to Condale the Death ^(of a great ) man, As Also to [crossed out][Caderoggu?] and When they Came In Caneda they Were All Draught for Cagnewage, [crossed out] the Interpreter Cleard their Eyes Opend their Hearts ^(&c) As In the [usuel?] Ceremony.
then the Officer Stood up & Said Childeren Our governour you Expect to Se here, is Gone to Quebeck, and Desires you to go there Also.
The Seashems Replyed of other What you Desire us, We Intend Not to Doe, for the Cold Weather is Nigh at hand & Want to Go home Again.
Still the Officer Insisted on their Going then the Seashems Consulted Each Other, & Resolved Not to go.
Then there Was a Post sent to Quebick & Was In ten Days Back Again
Then the Commanding Officer took 3 string at [Wourpon?] and said Childeren I am glad to see you here. But it seems that the Whole Number of the five Nations Are Not here, [?Janis] the Mohack. I am very Sorry that this man, who Was a father to you is Now Dead (meaning the former Commanding ^( officer)) the Governour of Quebeck Intends to go to Old frenc & that an Other Governour Shall Come In his Room Next Spring & he Shall Treat With them In the Spring When he hoped they Would All Be there together then he Desired the Onendage Seachems, to tell his Childeren the Mohacks, Certeinly to Come, In the Spring and Was to be affreid, that there Was No harm.
& that the 5 Nations, most take Pitty on their Childeren for the English who they called Bretheren, Were Busy to Distroy them Whereupon they are to have a general meeting in Onandage.
The Commissioner asked the Seachem What he knew of that; Who confirms the Same
He Says Also that the french Continually Sent forces and Arms to Ohio.
at a Meeting of the Commiss: of Indian Affairs At Albany Janr: 21: 1755 Present Col: M: Schuiler the Mayor the Recorder Cap Winne Cap Beekman Cap Renseler Cap Cuiler
Ordered that the following Letter Be Wrote to the Honorable James De Laney Esqr: Sent Governour &c at New York
Albany 21st January 1755 May it Please your Honour Your favour of the 13 Instant We Reced, and Noted the Contents. We Shall Do Every Thing in Our Power to keep the Indians firm to his Majesties Interest, But it Cannot be [crossed out] Expected that We With 170£ Can Doe things of Great Consequence With the Indians (Which Mony has Been Long Exhausted) the french are at a last Expence With them, and thereby gets a great Many Indians In their Interest Which makes them very Powerfull; and Even our Indians they give Yearly so many presents that they Back Out of Interest and fear : they [crossed out] Lean to the french , the Occasion at Which is that this Province Doth Not Assure the Indians of Any Protection Against the french: In Case they Should Engage In a War Against them, By Bulding fortifications in their Contry & Do Not Constantly Give them Presents for Comparison With the french We Beg Leave further to Represent to your Honour the Hardships this Contry Labour under, more then the Rest of the Province , On Account of the Marceles Savages, their Burning & Destroying our Settle[ment]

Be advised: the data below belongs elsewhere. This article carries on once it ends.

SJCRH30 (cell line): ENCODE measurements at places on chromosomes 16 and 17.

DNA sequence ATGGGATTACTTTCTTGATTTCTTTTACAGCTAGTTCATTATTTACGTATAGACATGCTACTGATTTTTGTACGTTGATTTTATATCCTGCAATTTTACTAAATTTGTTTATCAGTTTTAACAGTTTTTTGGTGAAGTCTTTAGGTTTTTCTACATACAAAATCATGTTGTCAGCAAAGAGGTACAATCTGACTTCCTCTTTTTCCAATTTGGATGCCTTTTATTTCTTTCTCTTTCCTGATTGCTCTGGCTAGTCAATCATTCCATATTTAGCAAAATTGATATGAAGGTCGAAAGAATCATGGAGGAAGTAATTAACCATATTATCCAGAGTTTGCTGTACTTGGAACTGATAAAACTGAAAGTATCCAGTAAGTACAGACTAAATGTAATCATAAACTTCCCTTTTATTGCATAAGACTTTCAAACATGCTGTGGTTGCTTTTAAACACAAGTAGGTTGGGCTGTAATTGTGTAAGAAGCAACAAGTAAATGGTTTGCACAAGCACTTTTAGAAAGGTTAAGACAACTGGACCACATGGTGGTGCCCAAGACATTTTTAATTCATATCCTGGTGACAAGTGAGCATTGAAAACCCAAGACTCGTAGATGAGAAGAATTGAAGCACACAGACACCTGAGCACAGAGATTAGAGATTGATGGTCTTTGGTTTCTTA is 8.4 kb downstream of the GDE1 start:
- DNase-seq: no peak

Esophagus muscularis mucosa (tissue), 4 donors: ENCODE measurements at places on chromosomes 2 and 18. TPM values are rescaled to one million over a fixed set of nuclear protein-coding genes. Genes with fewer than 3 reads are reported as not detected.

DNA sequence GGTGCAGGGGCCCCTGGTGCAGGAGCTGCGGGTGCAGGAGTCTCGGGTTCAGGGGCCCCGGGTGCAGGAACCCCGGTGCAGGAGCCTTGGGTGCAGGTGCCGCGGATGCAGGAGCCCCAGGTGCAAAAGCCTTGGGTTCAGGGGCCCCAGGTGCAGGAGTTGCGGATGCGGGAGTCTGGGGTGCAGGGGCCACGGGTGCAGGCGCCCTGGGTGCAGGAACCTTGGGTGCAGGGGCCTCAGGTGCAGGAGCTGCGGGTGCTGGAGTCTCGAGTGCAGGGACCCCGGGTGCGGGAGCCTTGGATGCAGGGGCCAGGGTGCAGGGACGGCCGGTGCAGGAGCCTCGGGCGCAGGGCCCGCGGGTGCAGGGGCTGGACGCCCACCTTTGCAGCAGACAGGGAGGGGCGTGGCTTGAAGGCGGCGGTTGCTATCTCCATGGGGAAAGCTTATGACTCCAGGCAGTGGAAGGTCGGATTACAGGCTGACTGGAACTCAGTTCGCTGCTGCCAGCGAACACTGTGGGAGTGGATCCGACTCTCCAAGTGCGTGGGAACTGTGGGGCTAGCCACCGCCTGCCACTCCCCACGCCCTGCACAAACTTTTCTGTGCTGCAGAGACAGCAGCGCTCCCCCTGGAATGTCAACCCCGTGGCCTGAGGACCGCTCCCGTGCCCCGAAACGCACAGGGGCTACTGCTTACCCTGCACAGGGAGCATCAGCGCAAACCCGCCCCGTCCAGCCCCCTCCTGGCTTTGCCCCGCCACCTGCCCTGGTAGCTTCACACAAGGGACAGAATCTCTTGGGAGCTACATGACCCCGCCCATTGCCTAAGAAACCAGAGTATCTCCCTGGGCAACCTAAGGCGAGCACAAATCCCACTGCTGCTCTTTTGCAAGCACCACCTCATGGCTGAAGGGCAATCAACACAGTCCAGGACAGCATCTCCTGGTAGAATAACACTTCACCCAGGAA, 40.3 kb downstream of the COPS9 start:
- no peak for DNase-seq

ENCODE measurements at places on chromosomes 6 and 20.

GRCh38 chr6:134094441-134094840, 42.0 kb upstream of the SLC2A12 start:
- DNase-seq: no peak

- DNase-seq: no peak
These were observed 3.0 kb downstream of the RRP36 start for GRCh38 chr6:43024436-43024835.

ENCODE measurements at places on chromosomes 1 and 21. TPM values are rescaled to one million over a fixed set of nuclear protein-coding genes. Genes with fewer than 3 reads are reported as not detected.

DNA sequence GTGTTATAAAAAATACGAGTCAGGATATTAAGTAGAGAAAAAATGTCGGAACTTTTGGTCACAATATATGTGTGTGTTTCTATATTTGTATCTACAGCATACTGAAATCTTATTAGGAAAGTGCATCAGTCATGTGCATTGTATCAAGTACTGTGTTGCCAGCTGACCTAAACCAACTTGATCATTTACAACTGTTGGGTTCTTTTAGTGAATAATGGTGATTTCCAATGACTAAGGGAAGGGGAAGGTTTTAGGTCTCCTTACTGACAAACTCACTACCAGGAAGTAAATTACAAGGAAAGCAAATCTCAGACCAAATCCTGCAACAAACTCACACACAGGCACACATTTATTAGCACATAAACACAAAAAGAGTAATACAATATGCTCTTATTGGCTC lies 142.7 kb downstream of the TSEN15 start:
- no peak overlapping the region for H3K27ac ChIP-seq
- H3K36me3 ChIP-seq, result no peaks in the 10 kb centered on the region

& murdering the People Which very Likely We may Expect Next Summer Again, While the Rest of the Province may Sit and Enjoy the fruits of their Labour Our City is Partly Enfend: With a parcel of Rotten Stockades [crossed out] have of Which Ready to tum=ble Down: the City gates, Block houses & Batteries All out of Repair, the Corporation Incumbred Into A Debt of upwards of a thousand Pounds Contracted In the Last War , towards Repairing Said Block= & Batteries &c (and have at present no Income at All) for Which very Reason, they Cannot git Either Work men or Materials on the Credit of the Corparation or Province. All our Inhabitants to the North of this City are Already Busy to Remove their Goods. In Order to Desert their habitatians, on the first Alarm, the Inhabitants of this City Able to Bear Arms, Will hardly Amount to 400. A Number lastly Insufficiant to Guard this City
We Beg Leave to Offir Our thoughts on that Subject to Your Consideration, Which if they seem Reasonable We hope Your Honour Will Be Pleesed to Lay Before the Other [Brances?] at the Legislatur